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  • PENDING BOX

    I think the trickiest part of the GTD system is how to handle the pending box. You know, while you're processing the in-box , every item that will take more than 2 minutes goes to the pending box which is supposed to be processed after the in-box is empty. Well, my in-box is emptied several times durig the day, but I never seem to have time to clean the pending box also. Any suggestions?

  • #2
    Deciding not to decide...

    Hi,

    One of the ways that I make it "through" the inbasket is to "Define" the next action on those things that take longer than 2-minutes.

    Then, that paper, note, or whatever, goes into an "Action Support" file on my desk. (Instead of a pending file.)

    For example:

    Let's say I have a flyer in my inbox about an upcoming lecture I'd like to go to. Well, I don't have time to call them now, and I will need that flyer when I call....so, I put "Call Jeremy re: Permaculture Lecture" on my @Calls list. Then, I put that flyer in my @Calls Action Support file. Most of the time, I put a note in the actual to-do that says: (see AS file for flyer). That way, I can REALLY forget about it for now, NOT have to re-process it out of another stack, and DO the call when I have the tools, time and energy to take that action.

    The difference? Not processing because something will take longer than 2-minutes will create more stacks. The "martial art" of managing your workflow is engaging in deciding on the front end WHAT you're going to do...even if you can't do it right now!

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    • #3
      individual action support file

      For me, the key to making GTD work is using separate action support files for each task. So if I have a stack of material I need to analyze for a specific project and it will take longer than two minutes, that stack goes in a new "task file" (action support file, essentially) labeled for that task alone. I keep all of these in a drawer separate from reference files. Then when it's time to analyze those materials, I just pull out that action support file.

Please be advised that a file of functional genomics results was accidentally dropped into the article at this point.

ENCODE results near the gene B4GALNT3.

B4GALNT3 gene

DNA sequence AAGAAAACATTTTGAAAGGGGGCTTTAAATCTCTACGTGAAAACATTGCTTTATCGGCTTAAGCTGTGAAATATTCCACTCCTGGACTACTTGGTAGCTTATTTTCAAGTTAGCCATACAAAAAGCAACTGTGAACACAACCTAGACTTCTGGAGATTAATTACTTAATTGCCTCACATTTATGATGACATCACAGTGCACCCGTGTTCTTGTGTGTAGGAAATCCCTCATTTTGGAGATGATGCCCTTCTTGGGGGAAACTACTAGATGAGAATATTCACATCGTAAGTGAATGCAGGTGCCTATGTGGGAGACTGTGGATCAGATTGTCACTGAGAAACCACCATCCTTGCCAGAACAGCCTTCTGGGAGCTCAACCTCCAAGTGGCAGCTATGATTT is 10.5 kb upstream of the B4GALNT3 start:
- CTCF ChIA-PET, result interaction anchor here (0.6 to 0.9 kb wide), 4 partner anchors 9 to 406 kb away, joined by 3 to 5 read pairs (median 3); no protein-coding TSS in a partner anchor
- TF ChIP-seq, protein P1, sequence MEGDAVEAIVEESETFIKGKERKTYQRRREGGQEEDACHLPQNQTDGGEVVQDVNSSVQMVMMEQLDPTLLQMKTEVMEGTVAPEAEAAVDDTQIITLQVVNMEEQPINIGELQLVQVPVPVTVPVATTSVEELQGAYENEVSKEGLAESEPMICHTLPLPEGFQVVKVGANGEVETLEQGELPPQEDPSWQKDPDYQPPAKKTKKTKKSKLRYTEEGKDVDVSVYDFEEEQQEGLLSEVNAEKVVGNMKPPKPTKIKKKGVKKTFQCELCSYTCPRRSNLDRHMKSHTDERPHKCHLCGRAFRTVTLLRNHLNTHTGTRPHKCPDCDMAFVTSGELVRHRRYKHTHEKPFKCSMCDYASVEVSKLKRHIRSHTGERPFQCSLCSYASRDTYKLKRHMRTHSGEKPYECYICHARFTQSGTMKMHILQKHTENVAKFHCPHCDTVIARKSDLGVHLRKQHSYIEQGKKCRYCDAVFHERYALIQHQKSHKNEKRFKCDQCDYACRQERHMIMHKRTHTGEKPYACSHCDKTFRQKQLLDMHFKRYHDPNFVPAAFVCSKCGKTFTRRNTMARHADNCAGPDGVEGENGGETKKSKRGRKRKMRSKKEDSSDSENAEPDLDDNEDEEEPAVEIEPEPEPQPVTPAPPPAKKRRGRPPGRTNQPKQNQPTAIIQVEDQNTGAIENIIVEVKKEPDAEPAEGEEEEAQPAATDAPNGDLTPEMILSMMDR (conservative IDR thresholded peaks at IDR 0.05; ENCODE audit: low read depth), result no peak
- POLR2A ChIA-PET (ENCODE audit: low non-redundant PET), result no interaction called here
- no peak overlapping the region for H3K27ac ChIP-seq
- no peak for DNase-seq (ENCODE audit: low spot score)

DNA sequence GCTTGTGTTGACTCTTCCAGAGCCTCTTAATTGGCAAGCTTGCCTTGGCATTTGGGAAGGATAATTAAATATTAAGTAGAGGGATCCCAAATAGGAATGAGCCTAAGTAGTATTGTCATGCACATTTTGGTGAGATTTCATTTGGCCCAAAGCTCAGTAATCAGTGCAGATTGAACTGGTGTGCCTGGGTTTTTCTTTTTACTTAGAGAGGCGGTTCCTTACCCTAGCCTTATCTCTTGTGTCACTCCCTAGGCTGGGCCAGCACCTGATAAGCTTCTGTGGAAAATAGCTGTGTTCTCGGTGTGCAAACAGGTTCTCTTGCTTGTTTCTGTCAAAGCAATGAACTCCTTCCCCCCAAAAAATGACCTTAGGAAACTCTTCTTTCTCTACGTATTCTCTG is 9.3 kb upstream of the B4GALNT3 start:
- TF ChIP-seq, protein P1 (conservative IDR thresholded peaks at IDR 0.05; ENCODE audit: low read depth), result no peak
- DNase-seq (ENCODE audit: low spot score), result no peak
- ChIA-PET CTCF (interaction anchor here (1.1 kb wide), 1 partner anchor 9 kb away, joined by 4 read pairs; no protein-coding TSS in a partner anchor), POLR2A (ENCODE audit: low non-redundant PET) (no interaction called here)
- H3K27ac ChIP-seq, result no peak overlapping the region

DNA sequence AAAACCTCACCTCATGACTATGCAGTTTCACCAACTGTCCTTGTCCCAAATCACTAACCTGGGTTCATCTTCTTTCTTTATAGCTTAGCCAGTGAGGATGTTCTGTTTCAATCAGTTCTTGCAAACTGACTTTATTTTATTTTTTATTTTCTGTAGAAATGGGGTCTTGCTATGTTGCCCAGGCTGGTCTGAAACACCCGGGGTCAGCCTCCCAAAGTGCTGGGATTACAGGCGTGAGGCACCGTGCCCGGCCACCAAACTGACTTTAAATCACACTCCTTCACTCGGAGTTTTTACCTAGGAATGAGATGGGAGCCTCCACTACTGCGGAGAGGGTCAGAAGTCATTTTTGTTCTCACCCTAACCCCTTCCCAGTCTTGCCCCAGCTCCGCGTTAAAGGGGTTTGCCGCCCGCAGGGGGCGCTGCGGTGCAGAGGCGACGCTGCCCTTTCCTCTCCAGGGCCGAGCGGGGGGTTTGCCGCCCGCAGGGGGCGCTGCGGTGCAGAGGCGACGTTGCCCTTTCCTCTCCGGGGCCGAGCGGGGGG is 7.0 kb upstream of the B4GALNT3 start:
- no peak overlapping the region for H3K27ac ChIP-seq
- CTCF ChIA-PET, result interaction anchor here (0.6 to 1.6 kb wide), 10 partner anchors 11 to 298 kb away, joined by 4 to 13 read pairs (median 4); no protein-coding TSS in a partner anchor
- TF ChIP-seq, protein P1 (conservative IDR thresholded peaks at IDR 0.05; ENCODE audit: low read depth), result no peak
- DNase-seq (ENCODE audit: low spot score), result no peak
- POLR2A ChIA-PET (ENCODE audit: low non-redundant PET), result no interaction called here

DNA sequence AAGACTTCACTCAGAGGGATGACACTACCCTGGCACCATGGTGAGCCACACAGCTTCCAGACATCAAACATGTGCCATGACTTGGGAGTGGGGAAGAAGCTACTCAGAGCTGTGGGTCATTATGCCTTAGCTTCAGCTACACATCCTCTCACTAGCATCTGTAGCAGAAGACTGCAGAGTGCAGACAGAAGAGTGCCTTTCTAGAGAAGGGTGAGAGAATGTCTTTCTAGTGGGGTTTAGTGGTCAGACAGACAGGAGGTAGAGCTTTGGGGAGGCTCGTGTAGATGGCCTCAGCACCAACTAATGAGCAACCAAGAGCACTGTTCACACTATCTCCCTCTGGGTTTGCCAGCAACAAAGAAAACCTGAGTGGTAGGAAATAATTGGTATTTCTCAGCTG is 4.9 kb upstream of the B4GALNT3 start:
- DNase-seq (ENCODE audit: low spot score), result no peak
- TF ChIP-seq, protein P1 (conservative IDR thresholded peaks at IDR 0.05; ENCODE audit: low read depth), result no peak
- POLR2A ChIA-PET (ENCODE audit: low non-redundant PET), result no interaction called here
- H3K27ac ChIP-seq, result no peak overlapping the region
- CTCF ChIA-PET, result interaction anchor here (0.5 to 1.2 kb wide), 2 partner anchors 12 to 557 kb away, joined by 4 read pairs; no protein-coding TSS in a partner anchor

For about the first year after reading GTD, I was putting all the action support materials in one file, and the system kept falling apart. With separate action support files, it's very easy to keep everything running.

      Hope this helps.

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      • #4
        I basically do EXACTLY what Jason does. If it's a project, I'll create a seperate folder for Action Support items related to that project. I have an 2 AS folders set up: 1 at the office, and 1 that I take with me that I use for "home". I also have a @Waiting for... folder set up the same way.

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        • #5
          Re: Deciding not to decide...

          Originally posted by Jason Womack
          Let's say I have a flyer in my inbox about an upcoming lecture I'd like to go to. Well, I don't have time to call them now, and I will need that flyer when I call....so, I put "Call Jeremy re: Permaculture Lecture" on my @Calls list. Then, I put that flyer in my @Calls Action Support file. ?
          So Jason,
          DO you have an action support file per category, per context or per project?

          Thanks!

          Comment


          • #6
            Re: Deciding not to decide...

            Originally posted by guest
            Originally posted by Jason Womack
            Let's say I have a flyer in my inbox about an upcoming lecture I'd like to go to. Well, I don't have time to call them now, and I will need that flyer when I call....so, I put "Call Jeremy re: Permaculture Lecture" on my @Calls list. Then, I put that flyer in my @Calls Action Support file. ?
            So Jason,
            DO you have an action support file per category, per context or per project?

            Thanks!

            I have an "action support" file that goes with me when I travel. That's so I can have ANY action support I "think" I'll need when I'm on that trip.

            In my office, I have three "context" related AS files:

            @Home Action Support
            @Writing Action Support
            @Computer Action Support

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